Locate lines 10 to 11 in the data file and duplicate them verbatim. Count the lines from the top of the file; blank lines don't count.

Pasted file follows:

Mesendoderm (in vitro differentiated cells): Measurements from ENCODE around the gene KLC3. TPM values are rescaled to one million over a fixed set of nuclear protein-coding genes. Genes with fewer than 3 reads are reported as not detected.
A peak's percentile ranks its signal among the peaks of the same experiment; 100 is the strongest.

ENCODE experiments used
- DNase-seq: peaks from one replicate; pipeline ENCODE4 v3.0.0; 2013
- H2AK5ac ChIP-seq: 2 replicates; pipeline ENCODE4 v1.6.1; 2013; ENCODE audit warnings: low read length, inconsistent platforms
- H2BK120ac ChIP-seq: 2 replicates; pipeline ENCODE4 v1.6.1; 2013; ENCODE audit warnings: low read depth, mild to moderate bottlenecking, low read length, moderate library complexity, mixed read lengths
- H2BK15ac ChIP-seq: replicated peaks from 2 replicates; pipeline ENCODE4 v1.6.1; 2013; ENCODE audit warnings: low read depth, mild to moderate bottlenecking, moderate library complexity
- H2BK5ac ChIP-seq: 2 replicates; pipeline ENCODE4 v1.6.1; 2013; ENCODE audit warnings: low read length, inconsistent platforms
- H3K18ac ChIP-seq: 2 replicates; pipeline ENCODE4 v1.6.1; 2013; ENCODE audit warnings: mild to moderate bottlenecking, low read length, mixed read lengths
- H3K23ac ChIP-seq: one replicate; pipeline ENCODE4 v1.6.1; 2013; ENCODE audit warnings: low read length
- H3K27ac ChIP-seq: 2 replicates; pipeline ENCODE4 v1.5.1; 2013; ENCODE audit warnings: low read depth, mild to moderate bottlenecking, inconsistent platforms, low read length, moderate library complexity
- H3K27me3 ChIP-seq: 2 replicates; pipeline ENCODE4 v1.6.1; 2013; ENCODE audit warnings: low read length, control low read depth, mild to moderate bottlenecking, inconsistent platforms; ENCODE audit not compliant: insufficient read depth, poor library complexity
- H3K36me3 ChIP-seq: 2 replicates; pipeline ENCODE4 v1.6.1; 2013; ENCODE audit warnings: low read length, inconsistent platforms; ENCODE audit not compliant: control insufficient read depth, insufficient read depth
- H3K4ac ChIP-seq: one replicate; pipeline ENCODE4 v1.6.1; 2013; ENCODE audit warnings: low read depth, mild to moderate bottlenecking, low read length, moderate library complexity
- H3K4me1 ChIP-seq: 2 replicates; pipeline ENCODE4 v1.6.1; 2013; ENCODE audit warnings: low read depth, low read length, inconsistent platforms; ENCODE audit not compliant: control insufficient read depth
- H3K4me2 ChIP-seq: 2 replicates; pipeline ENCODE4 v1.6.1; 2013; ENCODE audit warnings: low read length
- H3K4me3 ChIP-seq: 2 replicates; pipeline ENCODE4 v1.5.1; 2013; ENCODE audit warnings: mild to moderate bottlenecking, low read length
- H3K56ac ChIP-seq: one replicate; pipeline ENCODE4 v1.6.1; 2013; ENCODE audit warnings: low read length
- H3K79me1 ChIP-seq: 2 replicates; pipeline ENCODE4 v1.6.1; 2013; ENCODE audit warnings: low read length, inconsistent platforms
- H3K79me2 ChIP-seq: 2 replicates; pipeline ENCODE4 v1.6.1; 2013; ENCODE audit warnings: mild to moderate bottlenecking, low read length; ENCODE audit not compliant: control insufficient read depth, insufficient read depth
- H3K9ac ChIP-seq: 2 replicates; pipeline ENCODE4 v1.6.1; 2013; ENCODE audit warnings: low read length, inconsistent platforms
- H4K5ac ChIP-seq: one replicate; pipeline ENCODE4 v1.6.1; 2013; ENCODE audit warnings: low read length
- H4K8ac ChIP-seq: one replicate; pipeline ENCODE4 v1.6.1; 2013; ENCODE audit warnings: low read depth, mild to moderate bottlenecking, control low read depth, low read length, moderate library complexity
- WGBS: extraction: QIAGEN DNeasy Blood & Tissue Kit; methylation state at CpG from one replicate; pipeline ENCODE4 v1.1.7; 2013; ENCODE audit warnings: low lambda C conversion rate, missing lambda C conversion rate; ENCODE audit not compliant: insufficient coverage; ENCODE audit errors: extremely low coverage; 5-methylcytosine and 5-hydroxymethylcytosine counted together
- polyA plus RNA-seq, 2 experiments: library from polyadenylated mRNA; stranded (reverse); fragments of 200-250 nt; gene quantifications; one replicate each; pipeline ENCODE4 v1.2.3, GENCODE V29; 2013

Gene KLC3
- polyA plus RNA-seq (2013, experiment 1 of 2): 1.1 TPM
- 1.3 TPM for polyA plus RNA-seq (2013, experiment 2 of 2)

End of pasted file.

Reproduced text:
- H3K23ac ChIP-seq: one replicate; pipeline ENCODE4 v1.6.1; 2013; ENCODE audit warnings: low read length
- H3K27ac ChIP-seq: 2 replicates; pipeline ENCODE4 v1.5.1; 2013; ENCODE audit warnings: low read depth, mild to moderate bottlenecking, inconsistent platforms, low read length, moderate library complexity